Information on Little Mill Creek
Location: The take-out is the same as is used for the Mill creek
take-out on the bottom end of the Mulberry River. It is
on a road that turns east off of Hwy. 215 north of the
I-40 Mulberry exit. The turn is about 3 miles north of the
freeway and just north of the Mill Cr. bridge on Hwy. 215
(this is the only large creek crossing between I-40
and the town of Fern). Follow this dirt road for about
1/4 mile to a low water slab and park off the road
on the river right side. Several put-ins are possible, but
none are really easy. Be very careful trying to cross
the creek when the water is up, but if you can do it,
you can follow the dirt road on the east side of the gorge.
Just past the last house on the left (back in the woods),
where the road is very near the creek, you can scramble
down the bluff with your boat to access at Slap Happy Pappy
rapid at the top of the lower gorge. This is a good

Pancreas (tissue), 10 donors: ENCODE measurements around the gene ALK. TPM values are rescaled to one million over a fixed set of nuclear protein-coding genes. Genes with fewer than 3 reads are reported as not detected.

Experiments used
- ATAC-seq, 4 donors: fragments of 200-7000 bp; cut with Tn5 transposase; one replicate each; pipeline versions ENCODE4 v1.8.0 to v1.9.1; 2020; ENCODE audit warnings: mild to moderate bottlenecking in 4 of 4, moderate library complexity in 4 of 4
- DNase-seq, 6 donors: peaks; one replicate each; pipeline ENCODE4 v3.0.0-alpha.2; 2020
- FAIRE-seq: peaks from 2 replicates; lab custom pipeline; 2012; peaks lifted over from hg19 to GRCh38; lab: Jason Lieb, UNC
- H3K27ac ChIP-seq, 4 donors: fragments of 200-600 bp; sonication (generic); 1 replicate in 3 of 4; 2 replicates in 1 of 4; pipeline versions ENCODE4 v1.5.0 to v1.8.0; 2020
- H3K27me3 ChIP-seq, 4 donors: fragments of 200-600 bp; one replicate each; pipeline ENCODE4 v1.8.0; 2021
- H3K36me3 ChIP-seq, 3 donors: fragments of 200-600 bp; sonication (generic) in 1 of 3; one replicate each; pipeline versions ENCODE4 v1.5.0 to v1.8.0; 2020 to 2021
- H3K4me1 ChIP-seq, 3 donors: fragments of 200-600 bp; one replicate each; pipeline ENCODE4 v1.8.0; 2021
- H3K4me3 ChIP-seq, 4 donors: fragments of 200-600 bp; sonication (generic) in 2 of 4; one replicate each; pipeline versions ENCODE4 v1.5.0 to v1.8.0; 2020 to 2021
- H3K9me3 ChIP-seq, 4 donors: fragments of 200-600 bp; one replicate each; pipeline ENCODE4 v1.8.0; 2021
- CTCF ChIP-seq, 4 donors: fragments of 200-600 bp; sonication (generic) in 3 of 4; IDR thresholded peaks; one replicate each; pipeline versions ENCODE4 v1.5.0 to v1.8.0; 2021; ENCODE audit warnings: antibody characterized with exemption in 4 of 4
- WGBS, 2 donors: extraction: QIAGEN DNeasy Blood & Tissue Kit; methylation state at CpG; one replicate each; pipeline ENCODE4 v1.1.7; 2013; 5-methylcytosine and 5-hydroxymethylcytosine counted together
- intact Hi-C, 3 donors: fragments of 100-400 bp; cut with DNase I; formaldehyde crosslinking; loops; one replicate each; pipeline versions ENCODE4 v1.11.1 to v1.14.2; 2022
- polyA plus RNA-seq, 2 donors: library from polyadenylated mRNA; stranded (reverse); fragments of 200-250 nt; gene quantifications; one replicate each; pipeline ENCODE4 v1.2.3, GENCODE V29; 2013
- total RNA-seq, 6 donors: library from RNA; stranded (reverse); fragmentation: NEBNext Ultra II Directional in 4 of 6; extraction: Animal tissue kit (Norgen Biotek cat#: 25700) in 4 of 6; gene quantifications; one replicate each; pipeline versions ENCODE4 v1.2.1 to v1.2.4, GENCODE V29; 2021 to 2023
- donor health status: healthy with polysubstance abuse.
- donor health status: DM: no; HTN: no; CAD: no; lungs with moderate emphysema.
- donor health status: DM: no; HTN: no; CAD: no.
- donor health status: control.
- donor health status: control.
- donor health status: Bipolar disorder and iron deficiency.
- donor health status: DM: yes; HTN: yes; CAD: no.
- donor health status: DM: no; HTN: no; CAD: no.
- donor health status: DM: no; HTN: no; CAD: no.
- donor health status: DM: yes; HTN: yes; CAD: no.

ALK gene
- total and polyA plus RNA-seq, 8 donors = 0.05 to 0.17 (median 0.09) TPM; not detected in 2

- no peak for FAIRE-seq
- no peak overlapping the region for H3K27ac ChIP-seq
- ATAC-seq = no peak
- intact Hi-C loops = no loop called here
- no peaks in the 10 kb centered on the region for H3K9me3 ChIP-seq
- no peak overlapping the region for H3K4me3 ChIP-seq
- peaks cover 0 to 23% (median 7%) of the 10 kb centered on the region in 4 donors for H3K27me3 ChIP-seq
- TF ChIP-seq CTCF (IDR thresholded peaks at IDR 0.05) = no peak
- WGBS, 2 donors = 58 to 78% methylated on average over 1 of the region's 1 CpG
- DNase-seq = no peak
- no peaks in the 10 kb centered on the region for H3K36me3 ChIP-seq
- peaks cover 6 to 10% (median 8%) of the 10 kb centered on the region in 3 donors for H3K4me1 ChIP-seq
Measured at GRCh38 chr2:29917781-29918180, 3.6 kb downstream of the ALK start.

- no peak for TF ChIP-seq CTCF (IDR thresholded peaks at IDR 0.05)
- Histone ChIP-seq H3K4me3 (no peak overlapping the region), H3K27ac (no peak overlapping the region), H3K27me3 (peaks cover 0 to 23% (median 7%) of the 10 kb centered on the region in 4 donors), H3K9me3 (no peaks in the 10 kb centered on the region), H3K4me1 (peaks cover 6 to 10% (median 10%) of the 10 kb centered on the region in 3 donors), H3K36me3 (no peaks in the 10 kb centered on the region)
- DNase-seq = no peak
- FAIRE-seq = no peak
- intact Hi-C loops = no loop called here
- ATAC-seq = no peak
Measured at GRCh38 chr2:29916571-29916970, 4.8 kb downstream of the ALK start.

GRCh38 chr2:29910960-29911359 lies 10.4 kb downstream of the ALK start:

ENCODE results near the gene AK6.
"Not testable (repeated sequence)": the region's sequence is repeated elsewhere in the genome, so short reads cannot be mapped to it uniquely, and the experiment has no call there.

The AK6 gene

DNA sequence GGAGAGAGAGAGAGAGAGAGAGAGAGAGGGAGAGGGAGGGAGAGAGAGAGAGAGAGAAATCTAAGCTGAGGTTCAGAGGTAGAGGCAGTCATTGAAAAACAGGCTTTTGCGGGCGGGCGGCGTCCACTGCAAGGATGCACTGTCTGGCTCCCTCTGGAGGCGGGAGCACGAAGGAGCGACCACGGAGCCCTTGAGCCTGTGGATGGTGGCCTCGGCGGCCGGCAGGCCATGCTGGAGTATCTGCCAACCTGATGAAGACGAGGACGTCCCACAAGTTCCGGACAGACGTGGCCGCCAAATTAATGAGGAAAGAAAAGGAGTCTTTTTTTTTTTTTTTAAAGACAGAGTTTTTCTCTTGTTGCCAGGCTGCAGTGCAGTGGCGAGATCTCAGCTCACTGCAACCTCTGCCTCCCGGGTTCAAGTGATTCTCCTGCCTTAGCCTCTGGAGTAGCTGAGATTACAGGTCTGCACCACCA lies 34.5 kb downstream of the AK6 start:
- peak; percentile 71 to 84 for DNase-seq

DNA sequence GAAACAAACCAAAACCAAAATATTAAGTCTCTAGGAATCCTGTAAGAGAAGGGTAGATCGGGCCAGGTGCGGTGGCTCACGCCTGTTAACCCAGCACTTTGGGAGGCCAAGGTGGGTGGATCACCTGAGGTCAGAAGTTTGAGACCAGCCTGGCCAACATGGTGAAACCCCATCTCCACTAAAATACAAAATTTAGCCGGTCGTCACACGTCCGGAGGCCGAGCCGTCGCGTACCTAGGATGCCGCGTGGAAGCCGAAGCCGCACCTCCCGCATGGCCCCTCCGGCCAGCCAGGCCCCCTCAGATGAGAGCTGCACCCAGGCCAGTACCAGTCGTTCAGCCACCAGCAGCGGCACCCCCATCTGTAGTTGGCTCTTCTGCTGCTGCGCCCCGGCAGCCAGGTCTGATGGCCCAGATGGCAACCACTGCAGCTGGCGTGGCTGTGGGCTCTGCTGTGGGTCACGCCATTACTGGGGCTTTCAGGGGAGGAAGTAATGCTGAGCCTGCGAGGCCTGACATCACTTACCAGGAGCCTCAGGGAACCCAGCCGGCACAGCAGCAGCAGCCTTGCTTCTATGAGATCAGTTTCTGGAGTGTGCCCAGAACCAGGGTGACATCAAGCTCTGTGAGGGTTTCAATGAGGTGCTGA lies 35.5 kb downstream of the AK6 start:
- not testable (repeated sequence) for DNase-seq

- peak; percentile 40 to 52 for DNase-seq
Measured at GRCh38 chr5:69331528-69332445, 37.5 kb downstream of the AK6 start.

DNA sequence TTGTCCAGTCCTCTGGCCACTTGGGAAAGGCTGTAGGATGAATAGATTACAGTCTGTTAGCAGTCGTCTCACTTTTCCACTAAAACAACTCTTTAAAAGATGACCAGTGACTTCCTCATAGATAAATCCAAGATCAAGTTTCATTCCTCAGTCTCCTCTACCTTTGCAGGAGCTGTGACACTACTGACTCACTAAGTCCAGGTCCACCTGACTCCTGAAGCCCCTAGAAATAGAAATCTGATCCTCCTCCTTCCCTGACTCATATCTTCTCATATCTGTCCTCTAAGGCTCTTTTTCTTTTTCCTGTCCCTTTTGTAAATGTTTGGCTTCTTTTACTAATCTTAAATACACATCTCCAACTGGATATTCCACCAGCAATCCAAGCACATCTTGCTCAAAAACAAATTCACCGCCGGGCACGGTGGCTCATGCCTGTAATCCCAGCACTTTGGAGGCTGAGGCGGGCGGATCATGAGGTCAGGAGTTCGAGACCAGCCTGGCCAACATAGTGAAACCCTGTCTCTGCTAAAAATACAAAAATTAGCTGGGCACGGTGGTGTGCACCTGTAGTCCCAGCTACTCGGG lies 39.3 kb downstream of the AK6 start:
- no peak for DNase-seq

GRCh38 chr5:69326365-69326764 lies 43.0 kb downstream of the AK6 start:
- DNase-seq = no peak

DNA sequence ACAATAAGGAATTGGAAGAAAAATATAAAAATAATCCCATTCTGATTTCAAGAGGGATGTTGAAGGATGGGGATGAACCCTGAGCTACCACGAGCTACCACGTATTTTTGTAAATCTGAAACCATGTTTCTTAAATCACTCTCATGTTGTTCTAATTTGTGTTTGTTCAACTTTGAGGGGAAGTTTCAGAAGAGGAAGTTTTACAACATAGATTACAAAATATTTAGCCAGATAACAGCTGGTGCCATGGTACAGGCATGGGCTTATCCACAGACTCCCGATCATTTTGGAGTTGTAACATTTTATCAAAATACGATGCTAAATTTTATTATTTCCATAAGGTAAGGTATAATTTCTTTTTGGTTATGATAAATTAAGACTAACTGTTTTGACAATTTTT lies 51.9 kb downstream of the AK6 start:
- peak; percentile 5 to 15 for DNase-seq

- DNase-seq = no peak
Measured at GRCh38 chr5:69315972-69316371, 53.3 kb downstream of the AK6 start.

low water option, but it is not an easy climb down!
Another couple of miles or so up the road, there is
an old logging road that heads west toward the creek
into an old clearcut area. The turn onto this road is
greater than 90 degrees if you're heading north (it's
a "Y" intersection from the other direction). You'll
probably want to drive only a little way down this road
(the USFS tries to block it from time to time). Park
and walk down the old road and bear downhill to the
creek. You'll cut through the clearcut and down
through a bluff line. When you intersect the creek
you are at Fern Gulley - either put in here if there
is enough water or cross and continue down a short
distance to the confluence with the Middle Fork. If
the water is too high to cross the low water slab at the
takeout (which it often is), you can drive back to 215
and then north to Fern. When 215 turns east at Fern,
go until you pass an A-frame house on the right. Take
the next right on a very good geavel road. This is
the same road that crosses the creek at the takeout.
Follow it for a mile or so to the "Y" with the
old logging road that leads to the put-in
Topo Quad(s): Mountainburg SE
Gradient: 120 fpm (first mile @ 180 fpm)
Length: 2.75 mi.
Gauge: The Mulberry should be high and rain farily recent to
run the creek. The best way to gauge it is at the